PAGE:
This week it will be a bit of a different blogpost than you are used to read from us. Usually we talk about cool prototypes, explain bits and pieces from the Bitcraze ecosystem or let external parties/researchers show case their awesome work that they’ve done on the Crazyflie. Today’s blogpost will be more about a societal topic that plays a big part within the robotics world: diversity! Bitcraze is helping out with the Diversity Scholarship of this year’s ROSCon, which we’d like to advertise about, but is also complimented by some words about diversity in robotics and how this topic is reflected upon within Bitcraze itself.

Diversity & Robotics

It’s widely acknowledged that the field of robotics lacks diversity. While there have been improvements, significant underrepresented groups remain, including women, individuals in LGBTQIA+ communities, people with disabilities, and those from racial and/or ethnic minorities. There are some interesting communities to look into if you are part of these groups yourself. However, if you know of any other ones that are interesting, of course, let us know.

Other than these earlier mentioned groups, we do not regard ourselves as the absolute expert on diversity in robotics, but we have perhaps a simple but interesting statistic to share from our experience. We usually receive requests for guest blog posts on our website from external researchers and engineers looking to showcase their work with the Crazyflie. We thought it would be interesting to graph the gender distribution of these guest bloggers:

Gender of our guest blogposters on bitcraze.io

As you may have noticed, before 2020, all of our guest bloggers were male, and only in recent years has that changed. It’s also worth mentioning that to our knowledge, none of the bloggers has openly identified as anything other than cis-gender male or female. While this shift represents progress, it’s important to acknowledge that there is still room for improvement. Additionally, it is essential to recognize that this tiny statistic does not fully reflect the diversity of the robotics community but rather (perhaps) pertains to a specific subset, such as aerial robotics.

Diversity & Bitcraze

So let me just cut to the chase, Bitcraze is a very small company with currently only 6 full-time employees. Currently, we don’t have any formal policies on hiring and promoting diversity. However, we do have a very open culture within the company where we can discuss these topics at our coffee breaks without restrictions or judgment. There is a genuine interest in sharing and discussing negative experiences related to the lack of diversity at previous workplaces, so we do talk about it a lot.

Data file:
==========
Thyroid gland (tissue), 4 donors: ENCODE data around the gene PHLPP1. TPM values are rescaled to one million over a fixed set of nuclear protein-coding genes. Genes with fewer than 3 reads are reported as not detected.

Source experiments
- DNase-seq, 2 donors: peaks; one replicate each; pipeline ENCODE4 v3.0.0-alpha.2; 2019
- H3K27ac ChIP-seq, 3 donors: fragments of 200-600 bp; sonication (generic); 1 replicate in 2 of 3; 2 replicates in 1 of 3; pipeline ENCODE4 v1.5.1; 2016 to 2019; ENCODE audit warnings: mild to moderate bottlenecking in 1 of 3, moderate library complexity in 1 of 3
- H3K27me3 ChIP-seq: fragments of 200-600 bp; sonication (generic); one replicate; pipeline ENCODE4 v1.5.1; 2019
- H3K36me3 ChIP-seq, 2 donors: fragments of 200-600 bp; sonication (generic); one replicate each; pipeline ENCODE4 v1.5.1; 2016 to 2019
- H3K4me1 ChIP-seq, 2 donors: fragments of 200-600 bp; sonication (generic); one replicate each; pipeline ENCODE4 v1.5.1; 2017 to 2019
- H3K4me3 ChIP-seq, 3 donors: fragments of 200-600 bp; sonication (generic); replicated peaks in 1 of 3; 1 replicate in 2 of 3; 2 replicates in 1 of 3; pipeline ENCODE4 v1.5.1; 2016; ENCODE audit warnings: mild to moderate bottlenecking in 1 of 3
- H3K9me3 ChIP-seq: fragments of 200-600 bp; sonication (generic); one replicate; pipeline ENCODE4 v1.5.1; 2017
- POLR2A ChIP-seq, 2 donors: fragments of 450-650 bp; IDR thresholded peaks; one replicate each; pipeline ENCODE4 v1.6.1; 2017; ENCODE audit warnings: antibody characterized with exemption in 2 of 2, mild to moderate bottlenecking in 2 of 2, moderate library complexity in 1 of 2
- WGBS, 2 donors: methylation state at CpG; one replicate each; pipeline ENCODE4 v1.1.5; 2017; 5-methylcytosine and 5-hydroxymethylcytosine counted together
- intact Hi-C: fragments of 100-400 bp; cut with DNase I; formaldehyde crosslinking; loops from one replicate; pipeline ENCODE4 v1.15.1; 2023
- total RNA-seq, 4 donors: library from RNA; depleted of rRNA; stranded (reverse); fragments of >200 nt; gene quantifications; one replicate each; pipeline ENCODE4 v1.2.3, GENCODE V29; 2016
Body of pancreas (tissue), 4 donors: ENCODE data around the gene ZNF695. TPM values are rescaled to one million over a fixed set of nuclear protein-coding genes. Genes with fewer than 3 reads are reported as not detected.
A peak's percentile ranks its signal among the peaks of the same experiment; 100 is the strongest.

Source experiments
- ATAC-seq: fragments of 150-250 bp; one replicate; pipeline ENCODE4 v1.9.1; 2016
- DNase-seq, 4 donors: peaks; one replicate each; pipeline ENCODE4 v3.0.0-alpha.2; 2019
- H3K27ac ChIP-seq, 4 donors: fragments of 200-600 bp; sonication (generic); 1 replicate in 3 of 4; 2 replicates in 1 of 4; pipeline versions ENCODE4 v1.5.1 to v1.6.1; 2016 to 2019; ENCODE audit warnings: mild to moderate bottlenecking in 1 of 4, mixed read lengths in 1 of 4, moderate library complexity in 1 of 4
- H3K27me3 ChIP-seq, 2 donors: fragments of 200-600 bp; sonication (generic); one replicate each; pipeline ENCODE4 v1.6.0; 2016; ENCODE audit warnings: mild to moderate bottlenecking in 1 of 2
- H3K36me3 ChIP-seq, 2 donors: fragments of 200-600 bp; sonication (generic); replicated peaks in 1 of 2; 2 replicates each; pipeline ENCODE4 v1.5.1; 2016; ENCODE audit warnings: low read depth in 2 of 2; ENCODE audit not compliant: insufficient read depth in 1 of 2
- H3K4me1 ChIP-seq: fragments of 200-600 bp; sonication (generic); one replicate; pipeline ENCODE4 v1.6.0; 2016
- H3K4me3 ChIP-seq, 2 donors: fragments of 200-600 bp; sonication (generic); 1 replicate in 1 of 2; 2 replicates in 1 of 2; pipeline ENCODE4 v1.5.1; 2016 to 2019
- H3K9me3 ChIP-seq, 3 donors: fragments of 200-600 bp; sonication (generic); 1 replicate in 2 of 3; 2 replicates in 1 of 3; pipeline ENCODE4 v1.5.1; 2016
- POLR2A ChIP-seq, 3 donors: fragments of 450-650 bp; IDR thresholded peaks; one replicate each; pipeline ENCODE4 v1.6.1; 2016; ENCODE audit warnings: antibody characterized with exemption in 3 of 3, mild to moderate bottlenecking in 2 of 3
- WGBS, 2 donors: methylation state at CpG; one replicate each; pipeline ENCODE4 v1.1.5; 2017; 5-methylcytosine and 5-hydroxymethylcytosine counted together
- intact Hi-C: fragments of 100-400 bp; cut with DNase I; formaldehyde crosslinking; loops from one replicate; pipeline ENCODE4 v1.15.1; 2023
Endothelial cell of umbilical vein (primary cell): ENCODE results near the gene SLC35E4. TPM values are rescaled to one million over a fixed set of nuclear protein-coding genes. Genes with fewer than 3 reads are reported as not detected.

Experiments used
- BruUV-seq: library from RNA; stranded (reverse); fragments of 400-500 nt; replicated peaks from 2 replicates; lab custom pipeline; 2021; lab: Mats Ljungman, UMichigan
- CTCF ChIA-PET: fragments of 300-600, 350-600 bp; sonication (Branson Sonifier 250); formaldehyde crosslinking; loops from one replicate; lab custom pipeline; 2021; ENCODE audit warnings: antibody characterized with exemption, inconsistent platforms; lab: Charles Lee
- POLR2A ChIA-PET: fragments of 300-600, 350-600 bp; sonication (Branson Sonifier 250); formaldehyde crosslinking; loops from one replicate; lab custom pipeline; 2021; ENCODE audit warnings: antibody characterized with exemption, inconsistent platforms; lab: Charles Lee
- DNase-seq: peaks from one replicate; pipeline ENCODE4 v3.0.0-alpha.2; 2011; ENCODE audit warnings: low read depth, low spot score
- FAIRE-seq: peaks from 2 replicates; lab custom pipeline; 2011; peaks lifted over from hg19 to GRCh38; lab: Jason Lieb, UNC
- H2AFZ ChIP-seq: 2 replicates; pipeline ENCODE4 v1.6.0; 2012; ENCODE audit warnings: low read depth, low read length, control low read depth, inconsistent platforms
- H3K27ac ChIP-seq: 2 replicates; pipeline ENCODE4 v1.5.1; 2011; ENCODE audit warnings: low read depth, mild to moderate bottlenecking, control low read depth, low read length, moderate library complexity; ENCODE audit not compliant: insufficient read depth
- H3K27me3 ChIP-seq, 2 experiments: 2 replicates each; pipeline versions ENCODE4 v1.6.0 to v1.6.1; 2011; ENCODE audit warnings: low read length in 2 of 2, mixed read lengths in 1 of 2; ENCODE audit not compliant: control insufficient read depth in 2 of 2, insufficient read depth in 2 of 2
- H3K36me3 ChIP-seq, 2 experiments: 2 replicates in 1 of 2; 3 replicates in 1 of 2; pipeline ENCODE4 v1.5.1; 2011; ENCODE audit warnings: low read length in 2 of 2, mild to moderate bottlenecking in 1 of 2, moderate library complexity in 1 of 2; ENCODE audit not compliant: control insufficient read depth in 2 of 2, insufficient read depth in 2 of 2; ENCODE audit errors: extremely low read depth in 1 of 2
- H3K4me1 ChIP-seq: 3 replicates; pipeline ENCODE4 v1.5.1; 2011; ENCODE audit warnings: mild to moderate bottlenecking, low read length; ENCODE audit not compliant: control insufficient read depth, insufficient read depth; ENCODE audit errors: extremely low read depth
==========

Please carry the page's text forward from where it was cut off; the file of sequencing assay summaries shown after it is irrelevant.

In terms of our impact internally and externally, for now, we don’t come across enough hiring opportunities to implement diversity policies. We can perhaps also invite more diverse guest bloggers to contribute to our website, or make our developer meetings more welcoming. However, there is only a limited influence that we can exert here with our small company. Therefore, the choice to support other communities we love to improve diversity is perhaps the most we can do to contribute to this cause.

We are already involved in the ROS community by helping out with the ROS aerial community working group (blogpost1, blogpost2) and we loved the atmosphere during ROSCon when we were in Kyoto. When the opportunity arrived to be a co-chair of the diversity committee of ROSCon 2024, together with Belén Torres from Wymaq, we gladly took it and are hoping that is were we can make more of a difference.

Diversity Scholarship at ROSCon 2024

This year’s ROSCon will be held in Odense, Denmark, between October 21st and 23rd. Since 2016, the ROSCon organization has launched a diversity scholarship opportunity, and this year’s event is expected to be the biggest one yet. Individuals belonging to the underrepresented groups in robotics, as mentioned earlier, are invited to apply for the scholarship. The deadline is April 5th, so please don’t wait too long to apply. Check here for the ROS discourse post and here for the diversity scholarship application on the ROSCon website.